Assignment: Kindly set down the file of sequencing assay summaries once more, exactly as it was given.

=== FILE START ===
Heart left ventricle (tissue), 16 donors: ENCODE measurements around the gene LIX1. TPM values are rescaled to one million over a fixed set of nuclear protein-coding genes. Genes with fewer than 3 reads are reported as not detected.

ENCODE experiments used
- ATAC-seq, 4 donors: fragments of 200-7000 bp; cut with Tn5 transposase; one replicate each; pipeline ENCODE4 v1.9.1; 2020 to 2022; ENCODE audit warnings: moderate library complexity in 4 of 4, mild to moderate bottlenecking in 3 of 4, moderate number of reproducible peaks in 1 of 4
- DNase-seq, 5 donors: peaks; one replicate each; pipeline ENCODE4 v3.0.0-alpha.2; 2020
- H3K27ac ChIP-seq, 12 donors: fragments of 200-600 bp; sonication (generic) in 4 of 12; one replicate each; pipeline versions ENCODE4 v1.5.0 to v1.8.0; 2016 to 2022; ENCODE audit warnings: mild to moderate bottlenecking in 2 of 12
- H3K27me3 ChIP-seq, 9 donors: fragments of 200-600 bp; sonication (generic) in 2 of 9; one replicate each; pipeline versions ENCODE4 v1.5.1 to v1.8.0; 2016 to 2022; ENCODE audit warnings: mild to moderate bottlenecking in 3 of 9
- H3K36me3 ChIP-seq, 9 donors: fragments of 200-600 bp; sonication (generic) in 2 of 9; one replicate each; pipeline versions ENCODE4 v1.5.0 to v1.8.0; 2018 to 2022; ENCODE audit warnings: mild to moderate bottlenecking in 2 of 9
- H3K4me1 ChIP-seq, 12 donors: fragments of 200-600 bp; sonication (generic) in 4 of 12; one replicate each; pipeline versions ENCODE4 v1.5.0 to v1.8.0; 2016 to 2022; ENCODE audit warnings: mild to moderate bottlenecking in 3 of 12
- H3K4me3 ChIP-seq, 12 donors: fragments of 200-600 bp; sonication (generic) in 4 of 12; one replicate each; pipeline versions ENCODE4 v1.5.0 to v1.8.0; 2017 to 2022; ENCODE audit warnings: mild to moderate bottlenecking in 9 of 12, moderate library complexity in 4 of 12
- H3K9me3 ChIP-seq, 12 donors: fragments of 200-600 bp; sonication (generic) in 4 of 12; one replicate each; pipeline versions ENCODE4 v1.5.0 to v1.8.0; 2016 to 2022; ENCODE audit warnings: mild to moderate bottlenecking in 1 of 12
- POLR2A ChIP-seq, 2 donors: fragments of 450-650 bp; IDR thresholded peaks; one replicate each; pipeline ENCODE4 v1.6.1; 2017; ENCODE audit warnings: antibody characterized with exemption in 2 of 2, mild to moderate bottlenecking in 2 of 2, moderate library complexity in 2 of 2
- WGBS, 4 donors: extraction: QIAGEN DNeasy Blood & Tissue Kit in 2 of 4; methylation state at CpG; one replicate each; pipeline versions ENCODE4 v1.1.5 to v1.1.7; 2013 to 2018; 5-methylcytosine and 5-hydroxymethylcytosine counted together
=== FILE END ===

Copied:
Heart left ventricle (tissue), 16 donors: ENCODE measurements around the gene LIX1. TPM values are rescaled to one million over a fixed set of nuclear protein-coding genes. Genes with fewer than 3 reads are reported as not detected.

ENCODE experiments used
- ATAC-seq, 4 donors: fragments of 200-7000 bp; cut with Tn5 transposase; one replicate each; pipeline ENCODE4 v1.9.1; 2020 to 2022; ENCODE audit warnings: moderate library complexity in 4 of 4, mild to moderate bottlenecking in 3 of 4, moderate number of reproducible peaks in 1 of 4
- DNase-seq, 5 donors: peaks; one replicate each; pipeline ENCODE4 v3.0.0-alpha.2; 2020
- H3K27ac ChIP-seq, 12 donors: fragments of 200-600 bp; sonication (generic) in 4 of 12; one replicate each; pipeline versions ENCODE4 v1.5.0 to v1.8.0; 2016 to 2022; ENCODE audit warnings: mild to moderate bottlenecking in 2 of 12
- H3K27me3 ChIP-seq, 9 donors: fragments of 200-600 bp; sonication (generic) in 2 of 9; one replicate each; pipeline versions ENCODE4 v1.5.1 to v1.8.0; 2016 to 2022; ENCODE audit warnings: mild to moderate bottlenecking in 3 of 9
- H3K36me3 ChIP-seq, 9 donors: fragments of 200-600 bp; sonication (generic) in 2 of 9; one replicate each; pipeline versions ENCODE4 v1.5.0 to v1.8.0; 2018 to 2022; ENCODE audit warnings: mild to moderate bottlenecking in 2 of 9
- H3K4me1 ChIP-seq, 12 donors: fragments of 200-600 bp; sonication (generic) in 4 of 12; one replicate each; pipeline versions ENCODE4 v1.5.0 to v1.8.0; 2016 to 2022; ENCODE audit warnings: mild to moderate bottlenecking in 3 of 12
- H3K4me3 ChIP-seq, 12 donors: fragments of 200-600 bp; sonication (generic) in 4 of 12; one replicate each; pipeline versions ENCODE4 v1.5.0 to v1.8.0; 2017 to 2022; ENCODE audit warnings: mild to moderate bottlenecking in 9 of 12, moderate library complexity in 4 of 12
- H3K9me3 ChIP-seq, 12 donors: fragments of 200-600 bp; sonication (generic) in 4 of 12; one replicate each; pipeline versions ENCODE4 v1.5.0 to v1.8.0; 2016 to 2022; ENCODE audit warnings: mild to moderate bottlenecking in 1 of 12
- POLR2A ChIP-seq, 2 donors: fragments of 450-650 bp; IDR thresholded peaks; one replicate each; pipeline ENCODE4 v1.6.1; 2017; ENCODE audit warnings: antibody characterized with exemption in 2 of 2, mild to moderate bottlenecking in 2 of 2, moderate library complexity in 2 of 2
- WGBS, 4 donors: extraction: QIAGEN DNeasy Blood & Tissue Kit in 2 of 4; methylation state at CpG; one replicate each; pipeline versions ENCODE4 v1.1.5 to v1.1.7; 2013 to 2018; 5-methylcytosine and 5-hydroxymethylcytosine counted together